adinkra Symbols: Religious and Royalty Icons of The Akan PEople
What is Adinkra Symbol?
The Adinkra symbols are one of the ancient philosophical wonders of the Akan people of Ghana. Aside from their magnificent design concepts, they are also latent with unparalleled philosophical thoughts.
These African symbols possess an embellished function with various symbolic representation of ethics, morality, advise, concepts and ideas
Adinkra Symbols and Meanings
Approximately 400 such symbols are known in Ghana. Many of these symbols share a common basic form, and slight variations in the representation may entail a change in the meaning.
History or Origin of Adinkra Symbol
The name “Adinkra” can be traced back to the word “Dinkra” of the Akan/Twi Language, of the Akan people of Ghana. “Dinkra” means: to be separated, taking leave or farewell.
There are different views as to its origin and several theories exist to explain their creation.
One account explains that the first chief priest of the Akan people who lived in the 7th century invoked from the heavens the golden stool, the royal throne which came to symbolize the power of Ashanti kings. On top of the golden stool from the heavens lay a cloth adorned with Adinkra symbols.
In another account, The Akan people who were inhabitants of what is now known as Ghana and Côte d’Ivoire were able to develop noteworthy weaving skills by the 16th century with Nsoko, (present-day Begho) being a significant weaving center of that time.
As per a legend among the Akan people of Ghana, the beginning of the 19th century saw a military conflict when Gyamaan king named Nana kofi Adinkra tried to copy the ‘Golden Stool,’ which represent a symbol of power as well as tribal unity of the neighboring Asante nation.
The Gyamaan king was killed and his territory was also seized by the Asante kingdom. The Adinkra robe of the Gyamaan king’s was taken away by the Asante king, Nana Osei Bonsu, in the form of war’s trophy.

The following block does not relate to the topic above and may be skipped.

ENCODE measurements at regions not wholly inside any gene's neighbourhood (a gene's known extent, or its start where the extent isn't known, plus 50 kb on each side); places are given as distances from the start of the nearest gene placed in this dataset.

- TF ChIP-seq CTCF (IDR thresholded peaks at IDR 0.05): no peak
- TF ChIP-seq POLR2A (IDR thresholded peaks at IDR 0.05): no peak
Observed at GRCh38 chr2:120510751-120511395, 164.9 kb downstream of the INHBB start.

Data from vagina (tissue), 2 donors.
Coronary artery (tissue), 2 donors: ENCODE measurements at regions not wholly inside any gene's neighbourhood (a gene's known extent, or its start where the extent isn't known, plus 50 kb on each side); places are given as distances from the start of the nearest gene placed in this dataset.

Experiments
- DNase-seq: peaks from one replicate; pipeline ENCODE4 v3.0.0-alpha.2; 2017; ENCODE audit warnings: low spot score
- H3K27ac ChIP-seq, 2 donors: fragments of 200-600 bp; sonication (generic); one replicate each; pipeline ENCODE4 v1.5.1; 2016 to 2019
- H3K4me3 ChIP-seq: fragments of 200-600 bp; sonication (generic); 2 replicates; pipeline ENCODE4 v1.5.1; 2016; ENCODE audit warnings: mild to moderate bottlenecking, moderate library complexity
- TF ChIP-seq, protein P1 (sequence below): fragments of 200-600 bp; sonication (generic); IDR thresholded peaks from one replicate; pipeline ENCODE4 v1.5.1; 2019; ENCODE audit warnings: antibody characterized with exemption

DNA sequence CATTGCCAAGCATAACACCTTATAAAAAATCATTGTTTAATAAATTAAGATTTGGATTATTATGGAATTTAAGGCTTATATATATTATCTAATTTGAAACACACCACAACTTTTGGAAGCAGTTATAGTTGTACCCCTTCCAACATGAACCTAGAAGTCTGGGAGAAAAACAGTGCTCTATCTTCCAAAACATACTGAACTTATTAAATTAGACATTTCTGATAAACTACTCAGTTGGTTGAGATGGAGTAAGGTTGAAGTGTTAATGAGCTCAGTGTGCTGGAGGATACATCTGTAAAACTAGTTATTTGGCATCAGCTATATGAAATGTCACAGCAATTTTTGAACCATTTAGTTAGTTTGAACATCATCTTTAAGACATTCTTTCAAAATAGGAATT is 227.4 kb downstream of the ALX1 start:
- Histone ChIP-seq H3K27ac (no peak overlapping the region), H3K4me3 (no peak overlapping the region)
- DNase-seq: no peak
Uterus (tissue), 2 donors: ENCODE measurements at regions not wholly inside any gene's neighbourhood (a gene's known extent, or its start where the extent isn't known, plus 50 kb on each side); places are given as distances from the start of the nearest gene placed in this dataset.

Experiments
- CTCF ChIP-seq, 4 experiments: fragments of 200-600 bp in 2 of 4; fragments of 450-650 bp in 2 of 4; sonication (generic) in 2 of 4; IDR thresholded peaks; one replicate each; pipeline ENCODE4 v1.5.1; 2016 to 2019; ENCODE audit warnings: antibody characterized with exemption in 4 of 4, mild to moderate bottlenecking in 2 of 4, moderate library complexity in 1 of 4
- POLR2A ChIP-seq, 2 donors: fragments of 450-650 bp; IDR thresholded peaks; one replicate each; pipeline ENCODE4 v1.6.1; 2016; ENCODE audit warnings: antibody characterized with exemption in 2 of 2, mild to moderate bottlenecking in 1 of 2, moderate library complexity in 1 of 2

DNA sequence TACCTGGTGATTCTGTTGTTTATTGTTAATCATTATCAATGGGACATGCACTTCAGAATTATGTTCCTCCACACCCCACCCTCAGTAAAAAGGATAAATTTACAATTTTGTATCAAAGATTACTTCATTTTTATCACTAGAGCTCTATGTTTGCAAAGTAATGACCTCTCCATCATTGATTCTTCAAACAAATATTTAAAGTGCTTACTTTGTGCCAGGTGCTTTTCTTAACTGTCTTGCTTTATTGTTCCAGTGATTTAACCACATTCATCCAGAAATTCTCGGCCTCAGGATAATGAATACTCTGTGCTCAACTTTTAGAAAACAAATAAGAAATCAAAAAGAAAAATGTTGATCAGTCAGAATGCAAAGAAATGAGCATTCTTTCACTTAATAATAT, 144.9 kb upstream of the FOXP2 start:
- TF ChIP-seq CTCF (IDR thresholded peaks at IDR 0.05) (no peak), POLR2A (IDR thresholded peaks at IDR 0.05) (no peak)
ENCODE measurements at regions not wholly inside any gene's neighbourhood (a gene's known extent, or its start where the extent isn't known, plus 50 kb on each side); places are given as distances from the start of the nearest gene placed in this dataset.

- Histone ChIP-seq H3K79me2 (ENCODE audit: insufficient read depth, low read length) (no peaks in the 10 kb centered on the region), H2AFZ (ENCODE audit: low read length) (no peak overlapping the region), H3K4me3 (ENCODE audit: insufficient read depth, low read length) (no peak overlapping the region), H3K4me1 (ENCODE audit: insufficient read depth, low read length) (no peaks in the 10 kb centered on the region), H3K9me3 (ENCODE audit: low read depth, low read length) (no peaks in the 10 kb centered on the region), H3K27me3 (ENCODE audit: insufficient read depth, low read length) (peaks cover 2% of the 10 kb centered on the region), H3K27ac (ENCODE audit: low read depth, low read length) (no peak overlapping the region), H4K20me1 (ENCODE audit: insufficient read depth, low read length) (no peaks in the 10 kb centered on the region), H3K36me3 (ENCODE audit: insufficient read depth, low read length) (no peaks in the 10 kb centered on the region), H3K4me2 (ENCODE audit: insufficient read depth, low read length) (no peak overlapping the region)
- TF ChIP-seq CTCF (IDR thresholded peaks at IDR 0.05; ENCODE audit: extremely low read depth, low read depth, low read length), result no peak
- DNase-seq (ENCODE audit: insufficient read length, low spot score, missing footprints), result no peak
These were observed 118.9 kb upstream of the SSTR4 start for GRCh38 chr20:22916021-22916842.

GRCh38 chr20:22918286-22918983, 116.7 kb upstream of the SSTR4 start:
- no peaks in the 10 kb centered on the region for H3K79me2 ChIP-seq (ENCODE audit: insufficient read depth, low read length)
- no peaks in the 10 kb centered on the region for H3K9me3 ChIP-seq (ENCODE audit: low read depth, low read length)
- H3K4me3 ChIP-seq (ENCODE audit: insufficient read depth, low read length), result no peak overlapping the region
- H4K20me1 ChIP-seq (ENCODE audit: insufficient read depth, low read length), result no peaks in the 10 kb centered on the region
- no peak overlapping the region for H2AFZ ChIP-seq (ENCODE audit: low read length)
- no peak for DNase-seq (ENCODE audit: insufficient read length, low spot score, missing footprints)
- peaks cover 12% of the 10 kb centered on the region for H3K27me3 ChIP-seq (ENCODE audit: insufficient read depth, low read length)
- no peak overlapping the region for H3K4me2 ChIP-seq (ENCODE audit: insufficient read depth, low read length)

They also received the knowledge regarding Adinkra Aduru, ( translated in english as “Adinkra Medicine” which was a special ink used for the printing process). In addition, they also got to know about the process involving the stamping of designs onto the cotton cloth.
Over time the Akan people further developed the Adinkra symbology by integrating their own folk tales, philosophies, and culture.
While Adinkra symbols have been adapted to be used in everyday life on all kinds of objects, they were used in considerably more limited and reverent ways as ceremonial clothing pieces.
Traditionally, Ashanti royalty, spiritual leaders, and other elites wore Adinkra cloth to special occasions, including to funerals as a way to honor the deceased. The Adinkra cloth chosen to be worn to funerals could represent traits the deceased had, evoke sentiments and messages to the deceased, or both.
Only spiritual leaders and royals were able to enjoy this luxury, where a special process was used to hand-craft these one-of-a-kind cloths.
Traditional Adinkra cloths and clothing are stamped with carved calabash (a type of gourd common to Ghana) stamps using a dye made from the badie tree.
AEsthetic value of adinkra symbols